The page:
Synopsis: With the inequities of global health more evident and stark today than at any point in history, FROM DURBAN TO TOMORROW recalls the mass protests led by people living with HIV in Durban, South Africa, which radically transformed the global landscape for human rights in health some two decades ago. These events in the year 2000 gave rise to a series of major advances in public health for marginalised people the world over, yet recent years have seen many of these hard-won gains severely eroded, putting tens of millions of lives at risk and compounding the threat posed by a deadly global pandemic. In FROM DURBAN TO TOMORROW, the stories of five frontline health advocates from different parts of the world underscore this rapidly worsening crisis and herald the impending battle for a meaningful, universal human right to health.
Vuyiseka Dubula Majola
The unfolding battle for equitable access to COVID vaccines is a timely reminder that the forces of greed are omnipresent in the realm of public health, flowery homilies about “caring”, “curing the world” and “scientific innovation” notwithstanding. FROM DURBAN TO TOMORROW is a short but important film, highlighting the global connections between grassroots people’s movements approaching fundamental human rights in health from different angles and making common cause to move the world forward to a place where the primary considerations in ‘healthcare’ are not runaway profit and intentional scarcity, but an understanding that we as a species can only rise or fall together.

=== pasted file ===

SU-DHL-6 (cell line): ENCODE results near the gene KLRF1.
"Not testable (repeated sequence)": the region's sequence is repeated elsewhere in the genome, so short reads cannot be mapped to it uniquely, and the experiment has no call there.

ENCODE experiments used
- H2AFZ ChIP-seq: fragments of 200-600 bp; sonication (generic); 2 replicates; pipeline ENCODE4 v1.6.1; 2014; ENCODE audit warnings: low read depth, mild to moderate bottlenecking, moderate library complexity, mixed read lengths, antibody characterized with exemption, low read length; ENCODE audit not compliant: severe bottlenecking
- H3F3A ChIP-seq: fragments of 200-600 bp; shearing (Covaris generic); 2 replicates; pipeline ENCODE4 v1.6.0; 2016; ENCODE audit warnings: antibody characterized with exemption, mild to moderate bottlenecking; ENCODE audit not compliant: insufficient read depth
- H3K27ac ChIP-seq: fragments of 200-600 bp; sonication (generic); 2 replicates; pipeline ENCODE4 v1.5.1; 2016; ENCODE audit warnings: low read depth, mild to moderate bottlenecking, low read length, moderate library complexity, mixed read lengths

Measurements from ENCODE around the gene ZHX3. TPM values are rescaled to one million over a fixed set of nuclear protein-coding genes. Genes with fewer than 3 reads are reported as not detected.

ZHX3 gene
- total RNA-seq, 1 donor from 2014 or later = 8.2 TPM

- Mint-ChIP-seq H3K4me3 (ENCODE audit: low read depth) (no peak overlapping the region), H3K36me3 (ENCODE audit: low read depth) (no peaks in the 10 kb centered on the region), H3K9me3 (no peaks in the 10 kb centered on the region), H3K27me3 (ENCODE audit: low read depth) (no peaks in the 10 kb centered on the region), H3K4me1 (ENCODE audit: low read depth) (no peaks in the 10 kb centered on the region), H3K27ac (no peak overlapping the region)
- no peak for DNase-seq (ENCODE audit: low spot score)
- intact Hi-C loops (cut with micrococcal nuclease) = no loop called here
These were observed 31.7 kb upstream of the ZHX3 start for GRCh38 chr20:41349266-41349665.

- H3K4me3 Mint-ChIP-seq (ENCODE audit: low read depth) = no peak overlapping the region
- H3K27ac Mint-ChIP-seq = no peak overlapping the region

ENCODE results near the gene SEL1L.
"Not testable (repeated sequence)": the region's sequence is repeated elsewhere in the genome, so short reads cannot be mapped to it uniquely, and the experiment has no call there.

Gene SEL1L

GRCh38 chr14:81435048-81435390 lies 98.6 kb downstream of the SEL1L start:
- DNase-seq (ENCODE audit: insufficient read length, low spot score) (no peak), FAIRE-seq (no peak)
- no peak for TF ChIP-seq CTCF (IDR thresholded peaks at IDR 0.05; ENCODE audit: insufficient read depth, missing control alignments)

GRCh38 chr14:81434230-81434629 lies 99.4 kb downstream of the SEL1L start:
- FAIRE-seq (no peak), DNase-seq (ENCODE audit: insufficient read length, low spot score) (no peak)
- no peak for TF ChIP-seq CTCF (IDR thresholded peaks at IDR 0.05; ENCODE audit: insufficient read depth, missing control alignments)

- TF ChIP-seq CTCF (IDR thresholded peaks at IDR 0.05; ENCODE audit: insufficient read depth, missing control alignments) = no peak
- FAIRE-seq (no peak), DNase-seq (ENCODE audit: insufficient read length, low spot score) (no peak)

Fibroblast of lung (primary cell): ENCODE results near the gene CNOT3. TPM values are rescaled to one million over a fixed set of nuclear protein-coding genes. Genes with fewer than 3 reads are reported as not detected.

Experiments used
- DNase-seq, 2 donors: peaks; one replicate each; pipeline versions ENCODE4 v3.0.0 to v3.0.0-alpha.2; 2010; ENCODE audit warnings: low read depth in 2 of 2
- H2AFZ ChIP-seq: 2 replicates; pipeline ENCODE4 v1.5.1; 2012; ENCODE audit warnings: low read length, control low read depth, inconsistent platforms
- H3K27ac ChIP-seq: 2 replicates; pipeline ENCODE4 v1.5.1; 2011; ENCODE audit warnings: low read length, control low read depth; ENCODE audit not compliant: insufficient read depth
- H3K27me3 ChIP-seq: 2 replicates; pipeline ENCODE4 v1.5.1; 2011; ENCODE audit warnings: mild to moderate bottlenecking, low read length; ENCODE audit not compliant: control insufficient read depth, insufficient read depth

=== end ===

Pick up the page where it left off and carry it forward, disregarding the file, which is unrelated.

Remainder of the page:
Dylan Mohan Gray is a Mumbai-based filmmaker best known for the documentary feature “Fire in the Blood”, which premiered at Sundance, won numerous honours and went on to have the longest theatrical run of any non-fiction film in Indian cinema history.
Most recently Dylan directed Netflix’s first Indian-themed non-fiction original, “The King of Good Times”, which enjoyed a multiple-week run as the #1 most-watched title across all genres on Netflix India, was the most-watched documentary of the year 2020 in India and won the country’s top film honour, the Filmfare Award, in 2021.